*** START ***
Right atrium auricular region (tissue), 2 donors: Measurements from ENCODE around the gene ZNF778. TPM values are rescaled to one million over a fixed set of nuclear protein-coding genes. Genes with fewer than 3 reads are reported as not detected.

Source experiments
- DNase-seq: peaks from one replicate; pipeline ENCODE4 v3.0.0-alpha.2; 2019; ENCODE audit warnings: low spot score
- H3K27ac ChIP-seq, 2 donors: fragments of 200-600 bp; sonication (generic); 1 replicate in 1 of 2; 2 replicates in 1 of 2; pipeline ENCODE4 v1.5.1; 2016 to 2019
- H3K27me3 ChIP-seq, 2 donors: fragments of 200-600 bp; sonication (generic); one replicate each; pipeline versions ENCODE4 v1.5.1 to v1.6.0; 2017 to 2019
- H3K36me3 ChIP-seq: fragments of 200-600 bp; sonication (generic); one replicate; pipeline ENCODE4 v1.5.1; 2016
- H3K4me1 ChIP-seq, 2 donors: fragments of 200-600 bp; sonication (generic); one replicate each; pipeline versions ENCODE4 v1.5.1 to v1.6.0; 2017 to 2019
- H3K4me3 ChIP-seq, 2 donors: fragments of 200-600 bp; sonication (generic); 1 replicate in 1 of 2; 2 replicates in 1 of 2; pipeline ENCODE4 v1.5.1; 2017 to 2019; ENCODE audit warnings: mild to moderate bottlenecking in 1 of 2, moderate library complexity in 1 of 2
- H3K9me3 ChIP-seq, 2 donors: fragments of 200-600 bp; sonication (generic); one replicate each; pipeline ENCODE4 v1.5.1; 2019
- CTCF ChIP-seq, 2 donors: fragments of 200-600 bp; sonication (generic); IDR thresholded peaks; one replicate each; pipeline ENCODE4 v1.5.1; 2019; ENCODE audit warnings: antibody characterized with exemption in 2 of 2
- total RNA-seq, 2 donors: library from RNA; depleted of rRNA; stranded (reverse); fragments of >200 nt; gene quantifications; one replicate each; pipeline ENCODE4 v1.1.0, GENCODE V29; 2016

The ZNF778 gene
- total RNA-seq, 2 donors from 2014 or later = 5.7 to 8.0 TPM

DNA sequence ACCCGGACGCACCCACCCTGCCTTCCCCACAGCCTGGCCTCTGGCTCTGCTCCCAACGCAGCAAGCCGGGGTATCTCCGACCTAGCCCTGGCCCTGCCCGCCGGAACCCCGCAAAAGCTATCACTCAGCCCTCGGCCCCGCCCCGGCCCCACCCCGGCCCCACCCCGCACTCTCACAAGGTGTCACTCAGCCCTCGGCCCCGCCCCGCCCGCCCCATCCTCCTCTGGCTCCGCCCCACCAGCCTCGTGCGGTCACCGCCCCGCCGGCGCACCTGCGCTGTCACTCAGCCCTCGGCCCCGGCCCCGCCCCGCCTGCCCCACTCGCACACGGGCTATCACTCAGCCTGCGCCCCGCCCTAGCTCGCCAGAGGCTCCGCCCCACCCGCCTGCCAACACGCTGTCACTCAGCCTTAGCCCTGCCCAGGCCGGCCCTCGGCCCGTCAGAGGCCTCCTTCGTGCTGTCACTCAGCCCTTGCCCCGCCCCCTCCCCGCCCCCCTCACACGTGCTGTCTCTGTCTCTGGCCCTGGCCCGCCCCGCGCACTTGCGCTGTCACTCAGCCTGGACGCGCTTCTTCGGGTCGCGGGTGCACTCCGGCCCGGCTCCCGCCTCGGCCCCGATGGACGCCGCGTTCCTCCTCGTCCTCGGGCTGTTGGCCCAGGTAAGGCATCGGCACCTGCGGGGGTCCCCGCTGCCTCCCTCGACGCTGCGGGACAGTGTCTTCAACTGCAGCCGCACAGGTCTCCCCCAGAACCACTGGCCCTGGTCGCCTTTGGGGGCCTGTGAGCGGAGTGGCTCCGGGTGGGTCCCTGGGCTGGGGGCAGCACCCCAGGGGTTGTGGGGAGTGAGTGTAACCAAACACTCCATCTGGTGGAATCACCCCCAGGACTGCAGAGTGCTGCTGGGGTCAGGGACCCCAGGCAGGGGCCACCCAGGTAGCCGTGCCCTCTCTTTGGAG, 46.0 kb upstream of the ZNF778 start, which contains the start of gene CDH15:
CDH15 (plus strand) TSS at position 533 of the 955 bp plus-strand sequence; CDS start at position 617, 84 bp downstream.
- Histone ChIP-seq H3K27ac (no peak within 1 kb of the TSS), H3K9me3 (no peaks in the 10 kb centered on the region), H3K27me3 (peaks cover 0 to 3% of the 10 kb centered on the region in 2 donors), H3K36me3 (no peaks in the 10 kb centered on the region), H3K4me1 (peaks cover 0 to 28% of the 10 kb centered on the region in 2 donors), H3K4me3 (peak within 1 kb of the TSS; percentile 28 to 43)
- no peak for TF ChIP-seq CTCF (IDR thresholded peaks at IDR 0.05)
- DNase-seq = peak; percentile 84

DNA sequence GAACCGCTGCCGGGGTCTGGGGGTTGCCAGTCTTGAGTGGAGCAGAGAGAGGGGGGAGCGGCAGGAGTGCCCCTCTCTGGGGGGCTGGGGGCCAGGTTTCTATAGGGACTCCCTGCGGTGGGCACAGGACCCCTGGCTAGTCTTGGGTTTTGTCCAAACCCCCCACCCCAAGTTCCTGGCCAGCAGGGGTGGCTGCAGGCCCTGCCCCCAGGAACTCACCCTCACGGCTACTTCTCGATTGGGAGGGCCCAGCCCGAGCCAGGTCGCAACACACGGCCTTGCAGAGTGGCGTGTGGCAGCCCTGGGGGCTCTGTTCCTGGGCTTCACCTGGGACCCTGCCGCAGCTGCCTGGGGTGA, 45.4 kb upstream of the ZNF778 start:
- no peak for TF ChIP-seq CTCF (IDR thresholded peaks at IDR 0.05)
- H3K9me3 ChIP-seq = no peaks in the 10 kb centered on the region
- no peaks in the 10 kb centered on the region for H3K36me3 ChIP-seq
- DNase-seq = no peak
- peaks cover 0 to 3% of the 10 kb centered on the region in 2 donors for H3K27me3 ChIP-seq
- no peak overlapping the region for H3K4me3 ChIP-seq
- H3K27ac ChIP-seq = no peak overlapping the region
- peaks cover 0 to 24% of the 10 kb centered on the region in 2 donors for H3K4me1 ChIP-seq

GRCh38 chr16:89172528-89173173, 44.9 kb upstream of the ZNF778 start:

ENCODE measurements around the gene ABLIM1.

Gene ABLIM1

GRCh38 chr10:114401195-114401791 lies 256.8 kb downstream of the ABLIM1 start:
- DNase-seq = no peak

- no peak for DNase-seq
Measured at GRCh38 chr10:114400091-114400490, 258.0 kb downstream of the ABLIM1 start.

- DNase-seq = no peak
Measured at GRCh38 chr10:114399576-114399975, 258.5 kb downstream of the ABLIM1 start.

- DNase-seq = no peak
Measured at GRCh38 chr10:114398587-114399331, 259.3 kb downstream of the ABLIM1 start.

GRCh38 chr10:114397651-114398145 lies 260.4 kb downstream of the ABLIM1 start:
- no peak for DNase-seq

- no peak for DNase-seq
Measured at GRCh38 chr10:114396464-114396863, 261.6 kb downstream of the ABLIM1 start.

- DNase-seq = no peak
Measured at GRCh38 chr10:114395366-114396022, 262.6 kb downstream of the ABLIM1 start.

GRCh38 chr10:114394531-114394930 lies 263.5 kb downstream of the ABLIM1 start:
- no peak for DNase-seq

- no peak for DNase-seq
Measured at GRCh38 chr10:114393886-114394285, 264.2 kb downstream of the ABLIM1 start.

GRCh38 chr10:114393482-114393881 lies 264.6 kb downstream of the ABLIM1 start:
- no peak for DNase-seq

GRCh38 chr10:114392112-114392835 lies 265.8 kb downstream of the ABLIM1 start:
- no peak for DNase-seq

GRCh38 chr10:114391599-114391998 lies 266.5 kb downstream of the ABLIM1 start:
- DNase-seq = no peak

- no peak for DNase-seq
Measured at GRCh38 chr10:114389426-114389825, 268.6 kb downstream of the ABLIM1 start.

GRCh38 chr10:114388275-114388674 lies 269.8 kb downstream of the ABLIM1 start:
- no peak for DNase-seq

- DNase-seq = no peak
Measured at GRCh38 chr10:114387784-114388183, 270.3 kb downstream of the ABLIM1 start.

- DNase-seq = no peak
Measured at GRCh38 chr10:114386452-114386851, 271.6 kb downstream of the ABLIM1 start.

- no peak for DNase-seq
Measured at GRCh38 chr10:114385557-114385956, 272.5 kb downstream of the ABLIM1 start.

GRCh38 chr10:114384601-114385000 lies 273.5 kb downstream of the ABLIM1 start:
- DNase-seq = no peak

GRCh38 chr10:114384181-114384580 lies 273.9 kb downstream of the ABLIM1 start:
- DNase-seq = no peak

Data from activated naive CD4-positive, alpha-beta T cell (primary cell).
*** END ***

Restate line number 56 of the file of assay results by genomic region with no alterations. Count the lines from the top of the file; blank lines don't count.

Measured at GRCh38 chr10:114389426-114389825, 268.6 kb downstream of the ABLIM1 start.